May 21, 2013

My Family's Track Record with College

My generation is the first generation in my family to really go to college.  We've had mixed levels of success.

In my parents generation only one person went to college.  My mother got a two year degree from a bible college.  My mother was mostly a stay at home mom but she did work later when my sister and I left the nest.  I'm not sure if that degree helped my mom in her jobs or not.  Nobody on my fathers side went to college at all so my mother was the lone exception.

In my generation myself and four others went to college.  Here's our history with college success or non-success (I won't label them with names, but just refer to them by numbers) :

#1. Did not do well in high school and did not go to college.   = high school diploma
#2. Went to college on a merit scholarship for maybe a year but she did not apply herself and then dropped out. = maybe 1/2 to 1 year of college

#3. Went to college full or part time over one or three years and eventually dropped out to work full time and get married. = probably 2-3 years of college
#4. Obtained a professional degree in the health care field and has had a good job ever since then = professional degree

#5.  Got a bachelors in a very competitive field and then realized there were zero job opportunities out there and then later got a masters. She is marginally self employed in her field. = graduate degree

#6 Then for myself, I have two bachelors degrees in STEM majors and I'm employed with a good job. = bachelors degree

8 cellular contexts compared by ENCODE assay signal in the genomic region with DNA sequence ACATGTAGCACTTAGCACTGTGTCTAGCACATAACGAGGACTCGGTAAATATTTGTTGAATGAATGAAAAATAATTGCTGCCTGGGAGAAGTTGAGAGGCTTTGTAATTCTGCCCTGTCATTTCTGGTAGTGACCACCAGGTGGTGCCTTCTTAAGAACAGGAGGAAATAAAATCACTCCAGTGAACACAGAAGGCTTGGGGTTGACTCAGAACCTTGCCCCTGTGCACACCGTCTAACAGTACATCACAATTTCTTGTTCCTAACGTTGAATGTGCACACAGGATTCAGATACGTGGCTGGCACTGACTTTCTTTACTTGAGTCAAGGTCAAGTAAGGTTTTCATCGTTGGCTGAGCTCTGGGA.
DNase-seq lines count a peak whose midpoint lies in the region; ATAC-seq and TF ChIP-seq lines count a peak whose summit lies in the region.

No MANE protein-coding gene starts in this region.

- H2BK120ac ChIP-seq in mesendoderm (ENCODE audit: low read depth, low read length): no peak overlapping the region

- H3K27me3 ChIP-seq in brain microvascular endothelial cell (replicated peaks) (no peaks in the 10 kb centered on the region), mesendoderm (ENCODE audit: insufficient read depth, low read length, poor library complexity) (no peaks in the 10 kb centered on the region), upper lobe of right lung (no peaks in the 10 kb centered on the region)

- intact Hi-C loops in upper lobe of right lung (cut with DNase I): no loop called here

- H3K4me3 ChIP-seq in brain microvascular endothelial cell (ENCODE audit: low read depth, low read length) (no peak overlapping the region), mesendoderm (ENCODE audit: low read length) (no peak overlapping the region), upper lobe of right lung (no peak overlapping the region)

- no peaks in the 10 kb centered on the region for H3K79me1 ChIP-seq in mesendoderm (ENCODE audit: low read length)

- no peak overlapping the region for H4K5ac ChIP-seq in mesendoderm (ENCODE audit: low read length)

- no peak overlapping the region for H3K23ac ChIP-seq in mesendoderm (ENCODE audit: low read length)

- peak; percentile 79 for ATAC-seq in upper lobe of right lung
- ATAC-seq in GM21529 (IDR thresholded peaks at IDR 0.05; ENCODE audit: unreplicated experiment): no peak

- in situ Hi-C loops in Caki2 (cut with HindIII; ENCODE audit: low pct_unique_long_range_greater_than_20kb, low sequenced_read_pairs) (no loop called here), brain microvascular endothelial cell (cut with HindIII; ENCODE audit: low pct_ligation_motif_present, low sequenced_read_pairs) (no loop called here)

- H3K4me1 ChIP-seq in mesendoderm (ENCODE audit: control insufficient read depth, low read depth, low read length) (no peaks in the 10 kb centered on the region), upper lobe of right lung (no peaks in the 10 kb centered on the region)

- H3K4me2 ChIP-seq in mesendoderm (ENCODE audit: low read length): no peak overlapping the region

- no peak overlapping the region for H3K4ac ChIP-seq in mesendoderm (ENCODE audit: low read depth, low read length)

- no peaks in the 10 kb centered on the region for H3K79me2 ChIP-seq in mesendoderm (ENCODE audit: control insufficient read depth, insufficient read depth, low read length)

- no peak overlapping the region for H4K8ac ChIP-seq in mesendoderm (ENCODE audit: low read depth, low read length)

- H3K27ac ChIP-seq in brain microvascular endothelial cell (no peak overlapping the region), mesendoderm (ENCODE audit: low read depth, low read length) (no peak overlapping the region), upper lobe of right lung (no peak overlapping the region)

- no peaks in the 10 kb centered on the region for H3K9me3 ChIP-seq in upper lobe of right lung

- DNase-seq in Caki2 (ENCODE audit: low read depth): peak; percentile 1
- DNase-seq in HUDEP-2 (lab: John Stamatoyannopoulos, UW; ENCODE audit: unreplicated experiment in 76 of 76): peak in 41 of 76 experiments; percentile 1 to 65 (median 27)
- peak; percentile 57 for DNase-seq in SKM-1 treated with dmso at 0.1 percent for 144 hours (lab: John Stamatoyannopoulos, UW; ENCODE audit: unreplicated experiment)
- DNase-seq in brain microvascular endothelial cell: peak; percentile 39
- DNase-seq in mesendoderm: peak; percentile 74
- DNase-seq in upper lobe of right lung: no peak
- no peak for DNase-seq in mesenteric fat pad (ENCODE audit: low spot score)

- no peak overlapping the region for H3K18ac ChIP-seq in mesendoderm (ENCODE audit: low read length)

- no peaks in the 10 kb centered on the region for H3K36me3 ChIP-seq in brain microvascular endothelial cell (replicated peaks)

5 out of 6 of us went to college.
Among the 5 who did go to college : 
2 out of 5 who went to college dropped out
2 out of 5 of us who went to college benefited with good paying jobs
1 out of 5 went to grad school but hasn't substantially benefited financially from college

Thats not a very good track record.

HALF of my generation in my family made a financial mistake in going to college and either dropping out or picking a major with far too much competition and too few jobs.

Of course this is just a very small group of six people and its entirely anecdotal.  However I think the experience of my family is relatively common.

What lessons are there here?

First for #5 they did not pick a good major.   They ended up in college for around 6 years total and are not making a great income after the fact.  Overall college has not helped them financially and they'd have been better off picking a career that didn't require college or a trade that only requires a two year degree.

The #2 example was someone who simply screwed around too much and did not apply themselves.   I'm not sure what the lesson to learn from there is other than don't screw around too much in college.

For #3, I'm not sure what the solution there was either.   I think the solution may have been not to go to college in the first place.   It was not however that they weren't qualified, but it just didn't work out for them due to a combination of factors.   Sometimes things just don't work out as you planned them.